By Sakeus Iikela and Shinovene Immanuel | 11 December 2019
PRESIDENT Hage Geingob told Cabinet ministers who publicly condemned the Fishrot scandal to resign if they don’t trust how the government is dealing with the matter.
Geingob made these threats on Friday during the last Cabinet meeting of the year.
Finance minister Calle Schlettwein, mines and energy minister Tom Alweendo and public enterprises minister Leon Jooste last week condemned the Fishrot scandal that is estimated to involve as much as N$2,5 billion in questionable fishing deals and bribes.
It appears their boss was not happy with them going public about their outrage.
Geingob, sources said, made his feelings known at the Cabinet meeting, saying there are some ministers attacking former ministers Bernhard Esau and Sacky Shanghala, despite their resignations.
“You are behaving like you are cleaner than others. You are criticising how the [Fishrot] case has been handled,” Geingob said.
The president added: “If you are not happy with how the case is being handled, then why don’t you just resign?”.
Questions sent to presidential spokesperson Alfredo Hengari on Monday were not answered. The Namibian confirmed this version of events with more than three people briefed about this matter.
Finance minister Schlettwein was the first top politician to criticise the fishing scandal on 1 December 2019 via his Twitter account.
“The Al Jazeera video shows a typical case of resource looting from a developing country (Namibia) by a multinational company with the involvement of a few highly placed and influential Namibians. It is criminal. All must be prosecuted. The process has started, must be completed,” he stated.
Energy minister Alweendo posted on his Twitter account on 4 December that “the recent revelation about the plundering of our fisheries resources that is known as “Fishrot” is reprehensible, and needs to be condemned by all of us. What makes it even more deplorable is the fact that it was perpetrated by those entrusted with public office leadership”.
Alweendo added that this scandal is a sign that corruption is more endemic than has been acknowledged, and ‘that we as the government and trustees of public interest need to be more vigilant. Namibia, a country with vast natural resources, is vulnerable to exploitation in other sectors”.
“Let us demand that the institutions responsible for holding us accountable will leave no stone unturned in their investigations, and ensure that those responsible are held accountable. Namibia is the only country we have, and we need to protect its interests and its people,” he said.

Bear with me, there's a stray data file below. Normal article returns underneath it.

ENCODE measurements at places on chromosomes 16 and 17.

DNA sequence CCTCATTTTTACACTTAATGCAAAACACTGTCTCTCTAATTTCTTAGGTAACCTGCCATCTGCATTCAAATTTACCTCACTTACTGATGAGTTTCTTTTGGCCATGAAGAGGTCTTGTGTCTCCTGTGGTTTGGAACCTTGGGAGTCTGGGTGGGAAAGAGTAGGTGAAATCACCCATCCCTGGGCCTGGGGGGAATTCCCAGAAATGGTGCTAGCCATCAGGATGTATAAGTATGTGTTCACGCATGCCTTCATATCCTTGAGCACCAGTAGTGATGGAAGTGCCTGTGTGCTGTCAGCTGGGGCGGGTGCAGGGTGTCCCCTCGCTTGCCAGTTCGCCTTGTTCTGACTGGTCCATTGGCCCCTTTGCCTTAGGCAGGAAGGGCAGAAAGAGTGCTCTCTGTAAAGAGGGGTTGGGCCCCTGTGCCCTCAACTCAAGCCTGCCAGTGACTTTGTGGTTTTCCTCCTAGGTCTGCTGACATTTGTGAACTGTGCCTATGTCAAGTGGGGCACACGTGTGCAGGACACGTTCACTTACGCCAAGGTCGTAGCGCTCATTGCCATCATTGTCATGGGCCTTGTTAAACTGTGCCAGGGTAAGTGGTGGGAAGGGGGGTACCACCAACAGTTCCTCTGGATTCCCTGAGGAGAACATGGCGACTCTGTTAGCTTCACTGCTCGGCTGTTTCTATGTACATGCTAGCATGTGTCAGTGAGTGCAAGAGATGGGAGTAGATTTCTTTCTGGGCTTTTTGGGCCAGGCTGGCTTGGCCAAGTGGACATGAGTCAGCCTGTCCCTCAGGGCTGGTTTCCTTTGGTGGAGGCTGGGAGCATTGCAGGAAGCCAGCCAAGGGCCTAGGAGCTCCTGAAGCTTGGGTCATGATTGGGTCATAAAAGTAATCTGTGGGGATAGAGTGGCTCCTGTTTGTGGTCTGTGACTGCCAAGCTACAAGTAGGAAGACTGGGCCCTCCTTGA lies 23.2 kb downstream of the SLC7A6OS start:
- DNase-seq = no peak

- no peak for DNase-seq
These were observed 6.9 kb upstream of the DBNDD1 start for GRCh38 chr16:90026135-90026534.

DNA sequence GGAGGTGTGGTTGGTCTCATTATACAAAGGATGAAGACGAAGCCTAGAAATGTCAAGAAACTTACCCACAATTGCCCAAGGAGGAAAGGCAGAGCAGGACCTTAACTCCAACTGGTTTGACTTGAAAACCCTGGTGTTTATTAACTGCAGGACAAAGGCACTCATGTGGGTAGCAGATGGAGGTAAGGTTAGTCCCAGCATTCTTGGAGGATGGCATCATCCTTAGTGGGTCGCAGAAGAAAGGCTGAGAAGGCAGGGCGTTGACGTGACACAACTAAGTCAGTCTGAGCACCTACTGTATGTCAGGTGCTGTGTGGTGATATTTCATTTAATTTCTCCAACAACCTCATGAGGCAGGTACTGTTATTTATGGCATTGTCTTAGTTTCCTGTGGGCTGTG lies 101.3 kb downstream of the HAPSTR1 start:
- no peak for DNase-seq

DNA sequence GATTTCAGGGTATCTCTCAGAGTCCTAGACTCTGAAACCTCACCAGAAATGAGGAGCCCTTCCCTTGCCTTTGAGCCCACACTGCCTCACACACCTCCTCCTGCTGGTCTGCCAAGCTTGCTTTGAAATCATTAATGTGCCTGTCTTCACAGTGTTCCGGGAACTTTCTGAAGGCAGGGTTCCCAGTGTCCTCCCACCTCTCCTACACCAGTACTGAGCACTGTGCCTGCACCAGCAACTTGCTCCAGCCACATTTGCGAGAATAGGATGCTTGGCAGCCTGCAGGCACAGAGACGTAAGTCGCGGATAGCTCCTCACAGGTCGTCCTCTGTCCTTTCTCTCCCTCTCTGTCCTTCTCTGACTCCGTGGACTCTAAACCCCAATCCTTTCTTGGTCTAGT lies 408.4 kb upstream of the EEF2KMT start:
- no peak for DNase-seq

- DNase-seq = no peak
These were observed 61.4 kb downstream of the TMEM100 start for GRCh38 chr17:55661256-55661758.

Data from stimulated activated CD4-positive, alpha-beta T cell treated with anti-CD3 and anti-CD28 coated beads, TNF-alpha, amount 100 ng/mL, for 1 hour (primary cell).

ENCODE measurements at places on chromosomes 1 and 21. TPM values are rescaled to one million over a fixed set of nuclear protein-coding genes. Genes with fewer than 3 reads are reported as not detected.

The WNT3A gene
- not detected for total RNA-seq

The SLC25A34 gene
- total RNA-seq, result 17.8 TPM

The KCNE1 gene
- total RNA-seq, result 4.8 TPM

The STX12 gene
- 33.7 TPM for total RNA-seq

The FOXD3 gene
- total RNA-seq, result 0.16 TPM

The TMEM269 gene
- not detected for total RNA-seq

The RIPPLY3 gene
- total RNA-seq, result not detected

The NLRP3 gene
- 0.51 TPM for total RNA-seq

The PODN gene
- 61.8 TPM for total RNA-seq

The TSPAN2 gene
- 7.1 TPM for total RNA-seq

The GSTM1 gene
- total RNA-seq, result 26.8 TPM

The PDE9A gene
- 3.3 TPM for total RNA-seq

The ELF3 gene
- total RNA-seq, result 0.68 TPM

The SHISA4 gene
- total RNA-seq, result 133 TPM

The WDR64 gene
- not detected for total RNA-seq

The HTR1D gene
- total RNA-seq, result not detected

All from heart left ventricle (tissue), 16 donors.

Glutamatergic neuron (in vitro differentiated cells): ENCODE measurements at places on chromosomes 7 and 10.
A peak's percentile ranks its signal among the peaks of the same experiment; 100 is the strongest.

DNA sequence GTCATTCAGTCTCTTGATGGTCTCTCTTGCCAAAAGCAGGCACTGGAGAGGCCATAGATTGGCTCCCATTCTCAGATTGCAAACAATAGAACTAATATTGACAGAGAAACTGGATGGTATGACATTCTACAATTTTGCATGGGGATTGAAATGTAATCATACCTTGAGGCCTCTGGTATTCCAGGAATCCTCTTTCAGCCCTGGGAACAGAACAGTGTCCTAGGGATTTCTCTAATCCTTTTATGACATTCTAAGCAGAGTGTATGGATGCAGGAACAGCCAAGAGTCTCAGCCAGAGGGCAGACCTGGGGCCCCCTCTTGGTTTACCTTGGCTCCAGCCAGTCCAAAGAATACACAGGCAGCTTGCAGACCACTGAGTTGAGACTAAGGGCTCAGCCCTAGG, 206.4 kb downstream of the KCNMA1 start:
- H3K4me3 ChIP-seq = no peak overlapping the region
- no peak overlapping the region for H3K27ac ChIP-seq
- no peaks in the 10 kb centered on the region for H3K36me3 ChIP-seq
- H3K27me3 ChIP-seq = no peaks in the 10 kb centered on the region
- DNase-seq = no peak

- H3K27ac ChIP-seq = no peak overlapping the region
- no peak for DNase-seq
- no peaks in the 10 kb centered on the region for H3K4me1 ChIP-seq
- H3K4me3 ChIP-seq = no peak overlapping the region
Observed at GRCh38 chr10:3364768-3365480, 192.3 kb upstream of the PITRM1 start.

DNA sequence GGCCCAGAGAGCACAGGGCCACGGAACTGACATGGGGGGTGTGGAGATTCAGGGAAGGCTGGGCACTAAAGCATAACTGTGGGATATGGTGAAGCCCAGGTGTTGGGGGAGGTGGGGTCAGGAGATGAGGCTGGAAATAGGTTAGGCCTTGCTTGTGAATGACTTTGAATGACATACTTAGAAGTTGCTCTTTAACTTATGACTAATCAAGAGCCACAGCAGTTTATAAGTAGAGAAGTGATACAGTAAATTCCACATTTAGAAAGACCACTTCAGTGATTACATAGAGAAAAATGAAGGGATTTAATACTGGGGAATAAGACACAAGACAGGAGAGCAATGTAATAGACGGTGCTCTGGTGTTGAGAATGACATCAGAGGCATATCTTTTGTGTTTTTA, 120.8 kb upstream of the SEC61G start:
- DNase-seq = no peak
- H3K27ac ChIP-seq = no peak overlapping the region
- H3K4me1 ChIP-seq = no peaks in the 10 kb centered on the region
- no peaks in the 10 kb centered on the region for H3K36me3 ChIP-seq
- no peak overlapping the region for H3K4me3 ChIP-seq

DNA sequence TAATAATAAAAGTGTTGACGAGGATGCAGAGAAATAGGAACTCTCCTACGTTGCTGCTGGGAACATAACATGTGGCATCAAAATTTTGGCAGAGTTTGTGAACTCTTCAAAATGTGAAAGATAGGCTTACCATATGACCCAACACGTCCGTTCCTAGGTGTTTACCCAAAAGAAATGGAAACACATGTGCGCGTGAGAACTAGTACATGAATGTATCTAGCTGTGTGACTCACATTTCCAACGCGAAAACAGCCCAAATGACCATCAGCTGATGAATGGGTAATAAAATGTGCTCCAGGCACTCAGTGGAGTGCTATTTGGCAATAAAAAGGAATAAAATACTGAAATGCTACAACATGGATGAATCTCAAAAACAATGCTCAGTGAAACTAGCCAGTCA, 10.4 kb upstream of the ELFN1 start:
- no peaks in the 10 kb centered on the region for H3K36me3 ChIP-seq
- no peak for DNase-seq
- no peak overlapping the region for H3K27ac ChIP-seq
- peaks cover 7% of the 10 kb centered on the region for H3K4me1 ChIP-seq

Public enterprises minister Jooste also joined the fray by posting on Twitter on 5 December, saying he was “personally devastated” by the scandalous corruption involving his former colleagues “when I consider the social, financial and reputational consequences of these actions”.
“Corruption is like stealing, and whether one steals N$1 or N$1 million, it’s all the same, and equally wrong. I’m proud of Namibians sharing their disgust and anger, and I believe that we have the corporate ability to turn a negative experience into a positive solution,” he said.
The minister also called on members of the public to send him recommendations on how to root out corruption in the public sector.
“Corruption starts with two parties – one paying and the other receiving, and both are equally guilty. I often hear people saying that certain officials dealing with the public are generally corrupt. If that’s true, it means that the same number of citizens are corrupt,” Jooste added.
Geingob showed signs of being in denial on how corruption is entrenched in the government system.
In fact, he based his assessment of the level of corruption in Namibia on the fact that only two people brought up the issue of corruption during the president’s countrywide townhall meetings, where questions were dictated by the Presidency.
“You may recall that during the townhall meetings, the issue of corruption was only raised twice. This is why I believe that corruption is not systemic in Namibia, but perceptions have been created that Namibia is a corrupt society,” Geingob said.
The Namibian understands that the Fishrot scandal implicates Swapo and possibly the election campaign that voted Geingob into power at the last congress.
This is not the first time that Geingob is pushing his ministers to resign.
He told former deputy land reform minister Bernadus Swartbooi to resign in 2017. Swartbooi – who is now heading to parliament under his new party Landless People’s Movement – at the time took issue with land reform minister Utoni Nujoma.
Swartbooi branded Nujoma an idiot, greedy, and accused him of raping the Constitution.
The Namibian also reported in 2017 that former justice minister Shanghala threatened to resign that year after he and former fisheries minister Bernhard Esau opposed phosphate mining, which is indirectly being pushed by Geingob.
Meanwhile, Anti-Corruption Commission director general Paulus Noa has declined to comment on whether Shanghala and bribery accused Tamson ‘Fitty’ Hatuikulipi’s bank accounts have been unfrozen.
The bank accounts were frozen two weeks ago in the wake of a fishing kickback scandal exposé.
Noa referred The Namibian to the Financial Intelligence Centre and the office of the prosecutor general for more information.
By law, the Financial Intelligence Centre can order the suspension of bank accounts for 12 days.
After that, the prosecutor general can apply for bank accounts linked to money-laundering and crime to be frozen.
Alweedo, Jooste and Schlettwein all declined to comment.